Many of us took flights over the holidays to visit family. Whether it’s a short hop or an intercontinental haul, there is one constant every time you take a plane trip: “Please turn off all electronic devices.”
Airlines contend that mobile device use during flight could disrupt guidance and communication systems. This is not so for your church. Using mobile devices in church won’t disrupt your guidance: it will enhance it.
Giving apps and mobile bibles
As you look out at your congregation you likely see many people reading their bibles or using a church giving app on their smartphones or tablets. These devices are a part of their everyday lives. This is especially true of younger members. The Barna Institute recently reported findings from a survey on technology use in church. Key among their findings:
Seven out of 10 practicing Christian Millennials (70%) read Scripture on a screen. One-third of all Millennials says they read sacred Scripture on a phone or online.
Part of your church’s mission is to grow and spread the good word. By discouraging or disallowing the use of mobile devices during services, you are eliminating one of the most powerful tools to further that mission. Maintaining the idea that smartphones distract from worship is ignoring the truth.
Let your members be evangelists
Rather than thinking of smartphones as a distraction, think of them as your ally. Instead of telling your members to put away their phones, encourage them to share your message via social media during services.
Your members are connected to hundreds, thousands, or maybe hundreds of thousands of other people on Facebook, Twitter, and other social networking sites. Imagine the reach of your word if you told your members, “If I say something you like in the sermon, Tweet about it.”
Sure, they’re looking at and typing on their phones. But if they’re sharing something from your sermon that they found enlightening and inspiring, that means they are engaged. They are enthused by your message and what your church means to them, and they want their network to know.
This approach is especially true if your church uses a mobile giving app for tithes and offerings. There is no need to make your members wait until after church to use the giving app.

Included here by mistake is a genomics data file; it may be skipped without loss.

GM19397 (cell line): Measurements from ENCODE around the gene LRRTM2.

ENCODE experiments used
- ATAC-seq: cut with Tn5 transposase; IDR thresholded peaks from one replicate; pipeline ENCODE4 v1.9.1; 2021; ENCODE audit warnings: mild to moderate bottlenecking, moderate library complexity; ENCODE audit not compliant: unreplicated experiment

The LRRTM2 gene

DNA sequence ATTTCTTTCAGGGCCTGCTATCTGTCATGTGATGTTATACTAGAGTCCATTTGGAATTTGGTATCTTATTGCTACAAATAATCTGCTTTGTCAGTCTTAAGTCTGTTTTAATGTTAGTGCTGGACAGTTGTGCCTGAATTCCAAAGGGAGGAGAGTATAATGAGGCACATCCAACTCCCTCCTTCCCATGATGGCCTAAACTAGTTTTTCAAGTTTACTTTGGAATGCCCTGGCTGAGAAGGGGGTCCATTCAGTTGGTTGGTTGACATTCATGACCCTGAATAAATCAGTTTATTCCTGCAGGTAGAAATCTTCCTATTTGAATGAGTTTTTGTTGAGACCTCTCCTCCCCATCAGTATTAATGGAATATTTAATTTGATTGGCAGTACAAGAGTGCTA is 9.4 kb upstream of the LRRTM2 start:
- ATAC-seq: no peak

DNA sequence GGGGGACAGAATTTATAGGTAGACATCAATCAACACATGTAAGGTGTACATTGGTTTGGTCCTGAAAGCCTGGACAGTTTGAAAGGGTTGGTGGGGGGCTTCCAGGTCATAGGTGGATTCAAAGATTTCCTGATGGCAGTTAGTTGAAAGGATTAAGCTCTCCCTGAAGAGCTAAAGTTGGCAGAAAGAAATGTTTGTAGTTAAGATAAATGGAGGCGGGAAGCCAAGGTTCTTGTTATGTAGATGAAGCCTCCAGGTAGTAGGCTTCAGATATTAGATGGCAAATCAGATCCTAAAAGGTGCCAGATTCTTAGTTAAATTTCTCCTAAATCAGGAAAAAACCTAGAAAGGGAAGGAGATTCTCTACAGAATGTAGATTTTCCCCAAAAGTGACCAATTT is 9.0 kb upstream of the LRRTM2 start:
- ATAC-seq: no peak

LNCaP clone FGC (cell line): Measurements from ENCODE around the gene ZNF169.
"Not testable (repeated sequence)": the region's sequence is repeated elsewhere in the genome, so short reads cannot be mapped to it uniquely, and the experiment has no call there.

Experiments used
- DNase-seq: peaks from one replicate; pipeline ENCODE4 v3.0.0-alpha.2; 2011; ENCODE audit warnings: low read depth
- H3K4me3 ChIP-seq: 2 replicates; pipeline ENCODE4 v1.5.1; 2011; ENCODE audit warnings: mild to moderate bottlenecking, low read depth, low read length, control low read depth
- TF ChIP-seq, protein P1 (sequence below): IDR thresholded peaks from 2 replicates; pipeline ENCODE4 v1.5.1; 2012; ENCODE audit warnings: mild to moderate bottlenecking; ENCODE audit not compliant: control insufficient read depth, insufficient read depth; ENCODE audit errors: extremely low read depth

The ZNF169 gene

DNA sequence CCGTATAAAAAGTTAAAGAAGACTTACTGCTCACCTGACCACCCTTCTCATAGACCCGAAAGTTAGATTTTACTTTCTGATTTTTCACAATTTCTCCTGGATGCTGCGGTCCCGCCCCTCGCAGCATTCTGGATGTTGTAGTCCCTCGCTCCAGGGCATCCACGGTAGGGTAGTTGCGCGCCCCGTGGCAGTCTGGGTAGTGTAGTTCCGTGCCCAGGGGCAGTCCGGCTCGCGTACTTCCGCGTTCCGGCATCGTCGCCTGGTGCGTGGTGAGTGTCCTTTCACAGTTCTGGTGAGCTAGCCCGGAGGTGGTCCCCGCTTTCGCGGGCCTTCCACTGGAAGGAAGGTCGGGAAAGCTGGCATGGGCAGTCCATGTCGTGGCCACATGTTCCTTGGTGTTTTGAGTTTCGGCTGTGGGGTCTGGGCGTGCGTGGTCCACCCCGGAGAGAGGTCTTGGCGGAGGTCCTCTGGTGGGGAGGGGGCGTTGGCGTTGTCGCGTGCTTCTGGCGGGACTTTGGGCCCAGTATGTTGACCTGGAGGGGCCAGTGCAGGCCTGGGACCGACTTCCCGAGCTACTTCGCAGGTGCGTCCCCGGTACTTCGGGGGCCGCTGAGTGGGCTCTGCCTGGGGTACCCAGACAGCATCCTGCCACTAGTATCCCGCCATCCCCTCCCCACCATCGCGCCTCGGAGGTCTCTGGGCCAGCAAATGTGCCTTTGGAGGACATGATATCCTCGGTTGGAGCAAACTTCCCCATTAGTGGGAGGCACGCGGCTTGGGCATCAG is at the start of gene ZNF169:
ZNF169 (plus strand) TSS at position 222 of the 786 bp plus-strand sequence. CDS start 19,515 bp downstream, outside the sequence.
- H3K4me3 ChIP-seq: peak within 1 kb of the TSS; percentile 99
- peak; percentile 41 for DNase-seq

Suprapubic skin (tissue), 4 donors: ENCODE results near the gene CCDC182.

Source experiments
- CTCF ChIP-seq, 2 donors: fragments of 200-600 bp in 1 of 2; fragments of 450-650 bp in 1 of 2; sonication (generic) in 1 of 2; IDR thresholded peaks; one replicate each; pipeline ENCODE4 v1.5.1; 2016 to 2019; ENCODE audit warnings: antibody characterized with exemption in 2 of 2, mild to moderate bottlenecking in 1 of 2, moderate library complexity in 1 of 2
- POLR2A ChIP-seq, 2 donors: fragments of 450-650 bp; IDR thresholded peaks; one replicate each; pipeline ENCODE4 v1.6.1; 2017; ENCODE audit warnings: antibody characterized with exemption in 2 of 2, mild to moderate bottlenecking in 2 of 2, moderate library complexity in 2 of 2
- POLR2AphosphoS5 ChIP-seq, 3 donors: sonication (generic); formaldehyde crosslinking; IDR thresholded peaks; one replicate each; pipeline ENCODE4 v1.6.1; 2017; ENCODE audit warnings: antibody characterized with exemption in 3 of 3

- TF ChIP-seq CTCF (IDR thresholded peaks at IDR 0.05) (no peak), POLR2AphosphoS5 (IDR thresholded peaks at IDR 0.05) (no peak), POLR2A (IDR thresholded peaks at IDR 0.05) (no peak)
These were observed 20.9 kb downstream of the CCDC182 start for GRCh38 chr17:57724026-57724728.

The “second screen” and what it means
There is a significant push by broadcasters and media companies around what is known as the “second screen.” That is, smartphones and tablets used during TV shows, movies and sports events to enhance the viewing experience.
It’s not solely up to the broadcaster, though: people are using mobile devices in conjunction with other media and events anyway. During the current football season’s first Thursday night game between the Green Bay Packers and Seattle Seahawks, 74% of all the Google searches about the game were made on mobile devices.
You’ve likely done it yourself. Remember way back before the internet when you couldn’t think of the name of the guy who was in the thing? You know, the one about the cake. You’d spend time running through the alphabet hoping to jog your memory. You’d call your mom or your friend. Now instead of wracking your brain on trivia, you pull out your smartphone and go to Google or IMDb and get your answer in seconds.
The implications for church and charitable giving are huge. Those text-to-donate commercials produce results. Encouraging your members to use their mobile giving app right there in church can increase your giving because they are emotionally connected, they’re in the moment.
Churches and the mobile device myth
From sports and movies to your church service, the world is increasingly an interactive place. A great deal of this interaction takes place digitally from our mobile devices. From the same Barna Institute report:
The one-way communication from pulpit to pew is not how millennials experience faith. By nature of digital connectedness, millennial life is interactive. For many of them, faith is interactive as well—whether their churches are ready for it or not. It’s an ongoing conversation, and it’s all happening on their computers, tablets and smart phones. What’s more, many of them bring their devices with them to church.
Companies and brands spend millions of dollars each year marketing to their customers trying to win hearts and minds. Your members attend church because they’ve already bought into your message. By encouraging active participation via mobile devices and offerings with your mobile giving app during church service, you are increasing your reach and furthering your mission–at no cost to you.
The truth is people are already interacting with worship via their devices. It’s time to embrace that truth.